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When studying cyclic groups I stumbled upon the following sentence:

The ∗ in $Z_n^*$ stresses that we are only considering mulitplication and forgetting about addition on this site of stanford.

I don't really understand this definition, as I was learned that $Z_n^*$ just consists out of all elements of the elements of a cyclic group, minus the 0. Where does this the multiplication and addition come in?

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closed as off-topic by fkraiem, tylo, otus, e-sushi May 29 '17 at 23:32

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    $\begingroup$ I'm voting to close this question as off-topic because it is about general mathematics. $\endgroup$ – fkraiem May 29 '17 at 11:21
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$\mathbb{Z}_n^*$ doesn't mean $\mathbb{Z}_n - \{0\}$. You must remove all elements that are not invertible mod $n$, which is equivalent to keeping only the elements that are coprimes to $n$.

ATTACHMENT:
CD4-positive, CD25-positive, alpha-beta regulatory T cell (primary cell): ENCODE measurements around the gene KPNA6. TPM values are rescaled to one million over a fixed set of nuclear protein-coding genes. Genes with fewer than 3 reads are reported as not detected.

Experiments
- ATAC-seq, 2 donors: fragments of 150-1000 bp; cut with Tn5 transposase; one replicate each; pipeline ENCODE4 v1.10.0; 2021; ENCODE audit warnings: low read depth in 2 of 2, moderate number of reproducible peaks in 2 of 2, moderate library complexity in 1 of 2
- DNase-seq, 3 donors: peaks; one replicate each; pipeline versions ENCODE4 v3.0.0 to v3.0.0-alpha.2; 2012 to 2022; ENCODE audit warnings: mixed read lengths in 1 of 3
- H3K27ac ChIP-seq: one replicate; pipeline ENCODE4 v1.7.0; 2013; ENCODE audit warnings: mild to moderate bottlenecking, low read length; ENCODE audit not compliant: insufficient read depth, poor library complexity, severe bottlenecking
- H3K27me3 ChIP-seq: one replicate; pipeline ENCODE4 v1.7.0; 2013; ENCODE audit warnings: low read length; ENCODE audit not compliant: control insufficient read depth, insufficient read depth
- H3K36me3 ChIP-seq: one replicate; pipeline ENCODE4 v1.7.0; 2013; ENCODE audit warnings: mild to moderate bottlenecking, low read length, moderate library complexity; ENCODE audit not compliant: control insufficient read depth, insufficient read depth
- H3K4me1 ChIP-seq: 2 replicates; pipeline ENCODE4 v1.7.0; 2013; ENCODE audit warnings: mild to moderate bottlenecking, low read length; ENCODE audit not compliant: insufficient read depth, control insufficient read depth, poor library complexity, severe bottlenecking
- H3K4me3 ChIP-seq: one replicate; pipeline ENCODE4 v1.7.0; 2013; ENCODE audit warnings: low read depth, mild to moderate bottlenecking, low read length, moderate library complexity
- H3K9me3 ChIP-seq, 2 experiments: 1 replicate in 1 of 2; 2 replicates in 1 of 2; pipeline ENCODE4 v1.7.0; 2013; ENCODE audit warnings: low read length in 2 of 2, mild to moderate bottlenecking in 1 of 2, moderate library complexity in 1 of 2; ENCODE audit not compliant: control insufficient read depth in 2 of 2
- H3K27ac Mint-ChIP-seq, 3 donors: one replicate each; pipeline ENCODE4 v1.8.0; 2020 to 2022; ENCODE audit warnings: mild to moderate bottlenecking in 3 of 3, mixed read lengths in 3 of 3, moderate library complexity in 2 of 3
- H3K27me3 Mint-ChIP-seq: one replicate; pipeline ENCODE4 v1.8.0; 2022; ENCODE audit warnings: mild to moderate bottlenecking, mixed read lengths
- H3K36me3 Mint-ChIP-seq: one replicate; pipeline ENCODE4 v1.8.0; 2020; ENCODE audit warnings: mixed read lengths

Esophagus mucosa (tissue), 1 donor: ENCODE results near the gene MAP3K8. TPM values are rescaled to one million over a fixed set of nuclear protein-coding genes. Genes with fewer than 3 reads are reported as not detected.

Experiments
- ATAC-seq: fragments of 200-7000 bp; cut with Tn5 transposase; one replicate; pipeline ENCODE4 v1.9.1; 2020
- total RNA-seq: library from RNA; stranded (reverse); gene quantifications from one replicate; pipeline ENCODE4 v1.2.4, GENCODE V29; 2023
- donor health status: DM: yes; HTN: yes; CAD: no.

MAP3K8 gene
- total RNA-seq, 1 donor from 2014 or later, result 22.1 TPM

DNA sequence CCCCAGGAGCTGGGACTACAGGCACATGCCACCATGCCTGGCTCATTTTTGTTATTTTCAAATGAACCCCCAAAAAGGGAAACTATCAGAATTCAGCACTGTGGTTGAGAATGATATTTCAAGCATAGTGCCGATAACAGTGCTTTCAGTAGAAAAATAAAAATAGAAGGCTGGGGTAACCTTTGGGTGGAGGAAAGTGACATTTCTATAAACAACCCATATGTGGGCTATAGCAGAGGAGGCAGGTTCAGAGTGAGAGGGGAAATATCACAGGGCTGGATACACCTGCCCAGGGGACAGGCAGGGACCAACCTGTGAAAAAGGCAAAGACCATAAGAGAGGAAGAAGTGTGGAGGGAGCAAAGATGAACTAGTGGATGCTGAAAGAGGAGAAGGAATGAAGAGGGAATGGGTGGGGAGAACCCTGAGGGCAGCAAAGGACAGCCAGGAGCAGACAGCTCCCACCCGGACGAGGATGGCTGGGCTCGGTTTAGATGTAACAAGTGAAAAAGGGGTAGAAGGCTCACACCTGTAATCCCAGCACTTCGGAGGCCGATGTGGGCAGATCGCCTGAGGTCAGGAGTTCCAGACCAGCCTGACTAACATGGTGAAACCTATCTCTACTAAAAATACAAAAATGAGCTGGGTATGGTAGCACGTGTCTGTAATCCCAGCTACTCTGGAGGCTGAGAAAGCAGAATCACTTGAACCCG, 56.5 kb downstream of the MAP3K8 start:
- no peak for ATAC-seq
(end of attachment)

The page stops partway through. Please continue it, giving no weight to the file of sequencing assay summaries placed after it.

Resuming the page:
So, $\mathbb{Z}_n^* = \{x \in \mathbb{Z}_n : \exists x^{-1} \in \mathbb{Z}_n \} = \{x \in \mathbb{Z}_n : gcd(x, n) = 1\}$.

This is necessary since all elements in a group must have inverse elements (regarding the group operation). In $\mathbb{Z}_n$, the group operation is $+$, so, any $x$ has $-x$ as inverse mod $n$. But in $\mathbb{Z}_n^*$, the operation is the multiplication, so, some elements might not have inverses mod $n$.

For instance, take $\mathbb{Z}_9$. The elements $0, 3, $ and $6$ are not invertible mod 9 (we can't multiply them by other element and reduce mod $9$ to obtain $1$). Therefore, $\mathbb{Z}_9^* = \{1, 2, 4, 5, 7\}$.

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    $\begingroup$ Actually, $\mathbb{Z}_n^*$ refers to a group - compared to the ring $\mathbb{Z_n}$ it's not so much about removing elements, it's removing one of the operations and everything that does not fit into the group structure. Everything else follows from the fact that it is a group and by definition every element must have an inverse. $\endgroup$ – tylo May 29 '17 at 12:35

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